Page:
Montreal

Snow reroutes buses in Montreal Tuesday evening

Montrealers did not get as much snow as forecasters expected Tuesday, but road conditions still forced the STM to reroute bus lines to avoid some steep and slippery hills.

Mayor Valérie Plante said city went into latest snowfall prepared

Environment Canada warned motorists to slow down because of reduced visibility. (Radio-Canada)

Montrealers did not get as much snow as forecasters expected Tuesday, but road conditions still forced the city's public transit authority to reroute bus lines to avoid some steep and slippery hills.

The STM had to reroute the 11, 107 and 144 bus routes.

About 12 centimetres of snow had been expected, but by 7 p.m., only about three centimetres had fallen on the island of Montreal — the heaviest snowfall bypassed the metropolis and fell north and east of the city.

More is expected overnight, however, with up to 10 centimetres more in the forecast for the Montreal area.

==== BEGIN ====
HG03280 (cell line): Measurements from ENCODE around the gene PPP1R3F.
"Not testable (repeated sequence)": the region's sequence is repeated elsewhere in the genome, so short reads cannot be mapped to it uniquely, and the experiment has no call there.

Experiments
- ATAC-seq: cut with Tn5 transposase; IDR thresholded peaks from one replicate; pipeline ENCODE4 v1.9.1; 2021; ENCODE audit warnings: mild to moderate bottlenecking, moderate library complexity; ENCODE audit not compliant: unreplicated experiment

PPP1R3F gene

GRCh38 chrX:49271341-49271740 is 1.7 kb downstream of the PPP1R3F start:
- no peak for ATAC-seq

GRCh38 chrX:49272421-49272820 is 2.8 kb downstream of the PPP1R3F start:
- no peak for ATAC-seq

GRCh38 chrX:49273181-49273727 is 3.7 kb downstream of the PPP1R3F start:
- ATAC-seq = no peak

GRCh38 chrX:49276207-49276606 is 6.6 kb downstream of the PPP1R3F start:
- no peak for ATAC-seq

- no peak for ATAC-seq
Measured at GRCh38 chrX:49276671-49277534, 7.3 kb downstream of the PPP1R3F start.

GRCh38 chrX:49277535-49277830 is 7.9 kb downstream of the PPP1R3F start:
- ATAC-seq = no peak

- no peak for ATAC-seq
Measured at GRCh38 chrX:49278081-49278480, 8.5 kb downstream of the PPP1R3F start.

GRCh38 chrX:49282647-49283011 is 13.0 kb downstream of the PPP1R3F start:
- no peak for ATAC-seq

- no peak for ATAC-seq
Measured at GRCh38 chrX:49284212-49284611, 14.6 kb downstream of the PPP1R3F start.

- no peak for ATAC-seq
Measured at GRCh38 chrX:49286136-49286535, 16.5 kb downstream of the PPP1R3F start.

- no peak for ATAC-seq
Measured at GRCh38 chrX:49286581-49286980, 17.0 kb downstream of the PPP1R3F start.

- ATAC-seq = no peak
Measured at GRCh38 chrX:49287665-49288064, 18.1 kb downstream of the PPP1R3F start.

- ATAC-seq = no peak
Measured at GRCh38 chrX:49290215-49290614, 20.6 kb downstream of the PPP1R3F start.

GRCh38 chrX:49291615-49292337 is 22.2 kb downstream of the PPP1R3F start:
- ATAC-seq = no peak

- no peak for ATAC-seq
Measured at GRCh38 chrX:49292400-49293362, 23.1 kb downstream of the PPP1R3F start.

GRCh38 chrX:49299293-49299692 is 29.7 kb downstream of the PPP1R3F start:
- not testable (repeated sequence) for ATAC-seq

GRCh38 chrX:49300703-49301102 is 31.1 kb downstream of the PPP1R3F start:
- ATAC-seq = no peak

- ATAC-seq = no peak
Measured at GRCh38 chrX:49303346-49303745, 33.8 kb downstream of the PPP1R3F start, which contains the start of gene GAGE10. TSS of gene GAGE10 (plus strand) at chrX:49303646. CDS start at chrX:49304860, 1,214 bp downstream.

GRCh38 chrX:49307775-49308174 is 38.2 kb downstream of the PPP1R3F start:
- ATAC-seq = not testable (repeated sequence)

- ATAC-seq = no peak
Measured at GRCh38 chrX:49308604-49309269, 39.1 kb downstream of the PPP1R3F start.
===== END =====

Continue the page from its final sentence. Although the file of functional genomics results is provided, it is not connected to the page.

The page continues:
"We open the door to cold weather over the next few days," said CBC Montreal weather specialist Jeff Harrington.

Temperatures are expected to reach a low of –19 C Wednesday.

City defends snow-clearing record

Montreal Mayor Valérie Plante said Monday that the city was ready for the snow.

"We have been putting all the resources — whether they are financial or human — where they are needed, and we are hoping to have everything done before we have the new snowstorm," Plante said Monday.

Plante's administration faced criticism from the opposition at city hall over its snow-clearing efforts so far this winter. 

Ensemble Montréal leader Lionel Perez said the city failed to call clearing operations early enough and devote the resources needed to handle previous snow and ice accumulation.

"There's tons of ice still on many parts of our city and it's simply unacceptable," Perez said.

Plante countered that the opposition "doesn't really know how to criticize us."

According to Plante, the ice Perez highlighted was formed by a period of rain and milder temperature Montreal experienced.

"It's not an excuse, just a reality," she said.

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